2D quantum dot arrays on 300mm CMOS wafer

Technology News |
By Ally Winning

One of the key features of the devices is a two by two quantum dot lattice on a commercial foundry service. The mass production of the array is a key step for improving error correction achitectures in quantum computers.

“What we have shown is that we can realize single electron control in every single one of these quantum dots. This is very important for the development of a qubit, because one of the possible ways of making qubits is to use the spin of a single electron,” said Fabio Ansaloni, a researcher at the centre for Quantum Devices at NBI. “Reaching this goal of controlling the single electrons and doing it in a 2D array of quantum dots was very important for us.”

Extending quantum computers processors with 2D quantum dot arrays is key for a more efficient implementation of quantum error correction routines. Quantum error correction will enable future quantum computers to be fault tolerant against individual qubit failures during the computations.

“The original idea was to make an array of spin qubits, get down to single electrons and become able to control them and move them around. In that sense it is really great that Leti was able to deliver the samples we have used, which in turn made it possible for us to attain this result,” said Anasua Chatterjee, assistant professor at NBI.

“A lot of credit goes to the pan-European project consortium, and generous funding from the EU, helping us to move from the level of a single quantum dot with a single electron to having two electrons, and now moving on to the two dimensional arrays. Two dimensional arrays is a really big goal, because that’s beginning to look like something you absolutely need to build a quantum computer. So Leti has been involved with a series of projects over the years, which have all contributed to this result.”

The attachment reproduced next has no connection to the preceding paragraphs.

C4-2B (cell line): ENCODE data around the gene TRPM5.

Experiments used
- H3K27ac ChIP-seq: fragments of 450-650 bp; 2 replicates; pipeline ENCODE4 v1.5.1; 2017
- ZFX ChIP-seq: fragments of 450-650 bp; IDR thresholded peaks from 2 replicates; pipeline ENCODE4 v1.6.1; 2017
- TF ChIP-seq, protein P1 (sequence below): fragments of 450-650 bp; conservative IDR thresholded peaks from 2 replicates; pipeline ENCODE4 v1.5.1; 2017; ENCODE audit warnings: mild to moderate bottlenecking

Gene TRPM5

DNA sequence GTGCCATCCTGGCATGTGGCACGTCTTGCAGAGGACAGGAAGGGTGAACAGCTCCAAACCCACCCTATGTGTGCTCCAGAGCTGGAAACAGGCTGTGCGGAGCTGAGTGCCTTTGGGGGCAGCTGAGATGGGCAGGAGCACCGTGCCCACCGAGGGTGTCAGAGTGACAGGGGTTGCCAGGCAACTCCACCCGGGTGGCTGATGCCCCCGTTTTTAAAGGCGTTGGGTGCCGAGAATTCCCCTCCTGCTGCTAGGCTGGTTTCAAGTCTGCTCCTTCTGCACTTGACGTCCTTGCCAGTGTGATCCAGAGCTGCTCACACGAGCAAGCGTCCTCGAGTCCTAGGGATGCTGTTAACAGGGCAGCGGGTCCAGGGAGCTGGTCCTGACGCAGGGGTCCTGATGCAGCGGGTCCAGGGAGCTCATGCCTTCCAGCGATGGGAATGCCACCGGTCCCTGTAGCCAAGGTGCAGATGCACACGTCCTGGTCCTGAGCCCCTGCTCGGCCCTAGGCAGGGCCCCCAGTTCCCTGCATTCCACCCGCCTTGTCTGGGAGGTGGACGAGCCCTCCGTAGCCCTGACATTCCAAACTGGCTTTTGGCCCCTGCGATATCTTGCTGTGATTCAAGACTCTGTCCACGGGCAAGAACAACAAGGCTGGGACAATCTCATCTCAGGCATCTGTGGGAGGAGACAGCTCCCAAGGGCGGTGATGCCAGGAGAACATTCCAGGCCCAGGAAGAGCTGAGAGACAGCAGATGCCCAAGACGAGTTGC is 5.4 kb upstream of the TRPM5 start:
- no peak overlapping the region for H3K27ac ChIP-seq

Next: Extending quantum dot research

In 2015, researchers in Grenoble succeeded in making the first spin qubit, but this was based on holes, not electrons. The progress is threefold say the researchers.

“First, producing the devices in an industrial foundry is a necessity,” said Chatterjee. “The scalability of a modern, industrial process is essential as we start to make bigger arrays, for example for small quantum simulators. Second, when making a quantum computer, you need an array in two dimensions, and you need a way of connecting the external world to each qubit,” she said.

“If you have 4-5 connections for each qubit, you quickly end up with a unrealistic number of wires going out of the low-temperature setup. But what we have managed to show is that we can have one gate per electron, and you can read and control with the same gate. And lastly, using these tools we were able to move and swap single electrons in a controlled way around the array, a challenge in itself,” she added.

Controlling errors occurring in the devices is key. State-of-the-art physical qubits do not have low error rate yet, but if enough of them are combined in the 2D quantum dot array, they can monitor each other.

The result at NBI shows that it is now possible to control single electrons, and perform the experiment in the absence of a magnetic field. So the next step will be to look for spins – spin signatures – in the presence of a magnetic field.

This will be essential to implement single and two qubit gates between the single qubits in the array. Theory has shown that a handful of single and two qubit gates, called a complete set of quantum gates, are enough to enable universal quantum computation.

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